Sexual violence: The role of #MeToo in empowering victims
The #MeToo movement became a viral hashtag in October 2017 on social media in hopes of demonstrating the pervasiveness of sexual harassment and assault in modern society. It was originally stated by Tarana Burke in 2007 and aims to provide support to sexual violence survivors who are, “marginalised, poor, underrepresented and without a network or community to protect them” (Guardian, 2017).
This movement has empowered women to show victims they are not alone and have no reason to be ashamed. Victims include people from all walks of life; young or old. This is unique as it includes men in the conversation who’ve conventionally been ignored which is a big step towards change.
This movement focuses on abuses of powerful men in the entertainment industry and became viral after stories of Harvey Weinstein surfaced, exposing how he manipulated women in Hollywood. In a poll, 52% of 1,553 women reported facing some form of sexual violence in the UK (Guardian, 2016). A number even higher amongst those working in the manufacturing and hospitality industries (Guardian, 2016).
Another recent example of abuses of power surfacing is Larry Nasser, who was an Olympic gymnastics team doctor and has been sentenced to 175 years after almost 160 victims came forward (BBC, 2018). Another is Kevin Spacey, who assaulted various people including actors and workers on the House of Cards show (BBC, 2017). In the UK, Jimmy Savile is the most notable individual who abused countless but didn’t face any consequences whilst being alive.
All these incidents are isolated where these individuals chose to abuse their position and got away with it at the time, regardless of what century it was. The change we’re witnessing is that people are being called out for their actions AND punished whilst being alive which is unprecedented.
How this relates to power/feminism:
As a mental health advocate, I’ve had several conversations with victims who’ve found it very difficult to share their experiences as it's considered taboo. When celebrities such as Kesha, Viola Davis, Halsey and more shared their experiences of being sexually assaulted, it made it slightly easier for others to come forward and share their stories. It’s more compelling to see celebs coming forward and using their power and influence to raise awareness and stand with victims.
As a woman who’s been sexually assaulted countlessly and struggled to deal with it, I empathised. I felt guilt for something I didn’t do: victims fall into the trap of self-blaming. Those who decide to come forward are often ignored and face consequences rather than the perpetrator by being called a liar, belittled or in some cases, fired. It’s understandable why people don’t come forward about such incidents as it can be life threatening.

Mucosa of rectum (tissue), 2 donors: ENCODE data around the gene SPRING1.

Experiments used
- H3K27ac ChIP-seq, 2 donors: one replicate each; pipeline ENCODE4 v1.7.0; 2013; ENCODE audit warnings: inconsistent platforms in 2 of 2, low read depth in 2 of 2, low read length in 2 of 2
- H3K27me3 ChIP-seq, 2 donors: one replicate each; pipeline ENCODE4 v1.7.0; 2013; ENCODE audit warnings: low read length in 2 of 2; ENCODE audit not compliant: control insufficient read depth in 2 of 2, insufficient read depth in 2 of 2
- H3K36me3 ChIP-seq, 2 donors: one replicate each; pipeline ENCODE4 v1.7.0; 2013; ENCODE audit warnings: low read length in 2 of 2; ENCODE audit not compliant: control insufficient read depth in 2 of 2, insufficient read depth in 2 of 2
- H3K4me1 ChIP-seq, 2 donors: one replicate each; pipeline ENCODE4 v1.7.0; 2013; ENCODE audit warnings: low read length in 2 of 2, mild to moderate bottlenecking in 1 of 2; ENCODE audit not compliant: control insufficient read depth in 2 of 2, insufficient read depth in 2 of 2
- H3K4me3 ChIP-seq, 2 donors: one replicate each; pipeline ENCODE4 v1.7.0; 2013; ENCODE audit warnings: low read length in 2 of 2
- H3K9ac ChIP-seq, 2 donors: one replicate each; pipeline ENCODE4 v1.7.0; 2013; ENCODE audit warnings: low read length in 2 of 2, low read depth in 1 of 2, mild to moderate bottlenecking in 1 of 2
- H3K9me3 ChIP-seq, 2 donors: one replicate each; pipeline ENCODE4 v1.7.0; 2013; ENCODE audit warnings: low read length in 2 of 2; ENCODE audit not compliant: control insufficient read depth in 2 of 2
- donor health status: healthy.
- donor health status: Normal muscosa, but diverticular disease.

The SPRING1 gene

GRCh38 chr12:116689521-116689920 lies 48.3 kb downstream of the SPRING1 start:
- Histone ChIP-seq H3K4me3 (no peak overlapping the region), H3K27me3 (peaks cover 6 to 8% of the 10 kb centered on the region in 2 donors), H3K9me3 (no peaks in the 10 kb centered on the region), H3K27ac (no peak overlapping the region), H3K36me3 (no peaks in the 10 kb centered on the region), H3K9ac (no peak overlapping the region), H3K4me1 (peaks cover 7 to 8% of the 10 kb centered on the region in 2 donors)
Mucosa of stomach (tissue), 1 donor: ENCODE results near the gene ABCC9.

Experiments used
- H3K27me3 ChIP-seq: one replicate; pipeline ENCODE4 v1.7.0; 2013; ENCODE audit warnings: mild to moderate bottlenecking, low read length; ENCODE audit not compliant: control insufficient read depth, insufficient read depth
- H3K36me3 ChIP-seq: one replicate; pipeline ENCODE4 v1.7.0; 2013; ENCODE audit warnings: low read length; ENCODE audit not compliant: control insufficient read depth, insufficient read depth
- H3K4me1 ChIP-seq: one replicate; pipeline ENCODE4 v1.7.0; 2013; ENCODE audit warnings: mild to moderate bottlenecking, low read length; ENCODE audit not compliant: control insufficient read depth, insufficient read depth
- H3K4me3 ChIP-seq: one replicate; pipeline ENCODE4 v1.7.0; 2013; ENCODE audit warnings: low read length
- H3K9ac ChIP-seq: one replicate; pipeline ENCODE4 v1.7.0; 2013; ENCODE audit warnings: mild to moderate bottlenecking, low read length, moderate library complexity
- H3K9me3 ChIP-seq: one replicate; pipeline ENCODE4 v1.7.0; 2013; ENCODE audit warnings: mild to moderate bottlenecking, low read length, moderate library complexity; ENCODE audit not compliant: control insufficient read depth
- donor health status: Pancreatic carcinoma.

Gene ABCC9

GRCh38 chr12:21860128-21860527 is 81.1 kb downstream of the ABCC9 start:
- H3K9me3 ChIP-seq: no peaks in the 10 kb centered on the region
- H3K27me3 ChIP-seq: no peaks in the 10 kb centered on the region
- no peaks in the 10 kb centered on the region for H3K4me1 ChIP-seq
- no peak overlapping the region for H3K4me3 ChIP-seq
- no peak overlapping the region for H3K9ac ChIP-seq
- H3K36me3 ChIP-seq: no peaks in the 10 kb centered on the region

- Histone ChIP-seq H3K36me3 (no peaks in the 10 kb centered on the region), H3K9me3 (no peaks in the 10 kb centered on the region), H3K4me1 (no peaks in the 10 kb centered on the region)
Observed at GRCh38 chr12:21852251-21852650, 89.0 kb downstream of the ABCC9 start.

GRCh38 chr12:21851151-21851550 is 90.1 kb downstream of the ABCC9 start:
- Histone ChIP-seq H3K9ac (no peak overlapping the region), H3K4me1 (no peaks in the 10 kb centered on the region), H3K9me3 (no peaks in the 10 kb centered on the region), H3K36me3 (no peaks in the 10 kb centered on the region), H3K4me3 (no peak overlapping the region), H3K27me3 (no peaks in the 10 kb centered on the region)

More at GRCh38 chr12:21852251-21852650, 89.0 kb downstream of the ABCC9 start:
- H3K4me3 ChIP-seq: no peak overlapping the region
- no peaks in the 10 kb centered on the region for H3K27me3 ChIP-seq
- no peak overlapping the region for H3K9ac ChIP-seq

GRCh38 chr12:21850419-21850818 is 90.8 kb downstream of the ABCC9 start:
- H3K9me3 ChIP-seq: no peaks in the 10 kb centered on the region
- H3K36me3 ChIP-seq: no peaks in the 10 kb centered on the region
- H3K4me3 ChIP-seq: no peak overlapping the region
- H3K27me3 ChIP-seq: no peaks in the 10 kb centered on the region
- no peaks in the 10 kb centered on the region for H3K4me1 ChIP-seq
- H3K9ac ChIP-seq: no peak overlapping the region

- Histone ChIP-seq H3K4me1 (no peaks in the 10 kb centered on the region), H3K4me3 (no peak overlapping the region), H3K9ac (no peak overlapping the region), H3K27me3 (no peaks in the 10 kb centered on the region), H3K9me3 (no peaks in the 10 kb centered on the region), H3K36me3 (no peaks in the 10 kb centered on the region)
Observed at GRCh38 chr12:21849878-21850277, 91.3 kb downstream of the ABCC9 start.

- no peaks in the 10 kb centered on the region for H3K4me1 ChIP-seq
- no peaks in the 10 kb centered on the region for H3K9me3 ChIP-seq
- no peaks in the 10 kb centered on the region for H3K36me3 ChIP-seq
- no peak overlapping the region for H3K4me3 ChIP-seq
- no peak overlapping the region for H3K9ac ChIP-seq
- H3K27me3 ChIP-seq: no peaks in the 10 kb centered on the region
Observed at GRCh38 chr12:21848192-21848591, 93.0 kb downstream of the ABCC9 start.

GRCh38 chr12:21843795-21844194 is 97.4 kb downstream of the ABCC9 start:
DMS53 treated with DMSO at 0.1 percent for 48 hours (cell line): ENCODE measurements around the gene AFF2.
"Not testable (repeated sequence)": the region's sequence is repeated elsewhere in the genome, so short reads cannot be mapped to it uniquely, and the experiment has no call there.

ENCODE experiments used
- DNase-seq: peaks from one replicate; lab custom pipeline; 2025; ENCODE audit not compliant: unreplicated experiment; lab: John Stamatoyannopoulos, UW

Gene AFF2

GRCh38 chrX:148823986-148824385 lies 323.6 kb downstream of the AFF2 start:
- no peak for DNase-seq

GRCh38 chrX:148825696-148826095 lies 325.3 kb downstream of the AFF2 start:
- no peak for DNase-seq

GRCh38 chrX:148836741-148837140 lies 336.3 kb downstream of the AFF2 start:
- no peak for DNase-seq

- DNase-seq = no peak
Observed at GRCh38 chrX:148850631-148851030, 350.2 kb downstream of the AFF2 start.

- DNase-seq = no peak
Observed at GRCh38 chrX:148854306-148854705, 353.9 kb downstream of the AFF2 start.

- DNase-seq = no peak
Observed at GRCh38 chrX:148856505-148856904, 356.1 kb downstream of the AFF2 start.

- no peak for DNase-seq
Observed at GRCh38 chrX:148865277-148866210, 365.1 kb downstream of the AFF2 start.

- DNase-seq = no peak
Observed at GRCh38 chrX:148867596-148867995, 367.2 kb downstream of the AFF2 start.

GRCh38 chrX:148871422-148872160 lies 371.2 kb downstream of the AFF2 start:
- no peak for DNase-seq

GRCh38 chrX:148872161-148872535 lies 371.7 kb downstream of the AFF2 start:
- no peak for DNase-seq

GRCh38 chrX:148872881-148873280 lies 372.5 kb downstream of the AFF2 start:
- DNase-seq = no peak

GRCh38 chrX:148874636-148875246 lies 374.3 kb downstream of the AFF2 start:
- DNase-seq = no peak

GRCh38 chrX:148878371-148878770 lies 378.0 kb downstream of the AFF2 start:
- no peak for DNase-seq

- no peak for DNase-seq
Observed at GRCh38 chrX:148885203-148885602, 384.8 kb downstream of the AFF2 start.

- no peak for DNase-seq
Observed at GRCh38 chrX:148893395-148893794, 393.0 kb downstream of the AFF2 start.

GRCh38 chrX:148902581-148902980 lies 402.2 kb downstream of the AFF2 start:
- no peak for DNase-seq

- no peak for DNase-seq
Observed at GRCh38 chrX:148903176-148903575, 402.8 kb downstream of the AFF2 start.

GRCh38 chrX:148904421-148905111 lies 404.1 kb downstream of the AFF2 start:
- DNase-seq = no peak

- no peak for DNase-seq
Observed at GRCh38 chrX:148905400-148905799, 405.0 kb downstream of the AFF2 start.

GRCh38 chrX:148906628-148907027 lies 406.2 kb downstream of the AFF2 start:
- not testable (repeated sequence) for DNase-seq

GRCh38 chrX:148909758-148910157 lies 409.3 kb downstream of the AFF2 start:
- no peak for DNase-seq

There's a big issue with victim blaming as those who come forward are often questioned on what they were wearing or how much they had been drinking. It’s one-sided to force women to do everything to prevent such things from happening when it isn’t that simple. Many incidents are preventable when there’s full consent from all individuals involved.
The #MeToo movement is very crucial in raising awareness on sexual violence as it is a conversation which oftentimes is shrugged under the carpet. There are also several stereotypes which are attached to the topic that also need to be broken.
Brockes, E., (2018), Me Too founder Tarana Burke: 'You have to use your privilege to serve other people', The Guardian, 15 January, available from: https://www.theguardian.com/world/2018/jan/15/me-too-founder-tarana-burke-women-sexual-assault, [accessed: 24 February 2018]
Burke, T., Milano, A., (2017), We created the #MeToo movement. Now it's time for #HerToo, The Guardian, 21 December, available from: https://www.theguardian.com/lifeandstyle/2017/dec/21/we-created-the-metoo-movement-now-its-time-for-hertoo, [accessed: 24 February 2018]
Kevin Spacey, timeline: How the story unfolded, BBC, 11 December 2017, available from: http://www.bbc.co.uk/news/entertainment-arts-41884878, [accessed: 24 February 2018]
Larry Nassar: Disgraced US olympics doctor jailed for 175 years, BBC, 25 January 2018, available from: http://www.bbc.co.uk/news/world-us-canada-42811304, [accessed: 24 February 2018]
Ross, A., (2016), Half of women in the UK have been sexually harassed at work, study finds, The Guardian, 10 August, available from: https://www.theguardian.com/lifeandstyle/2016/aug/10/half-of-women-uk-have-been-sexually-harassed-at-work-tuc-study-everyday-sexism, [accessed: 24 February 2018]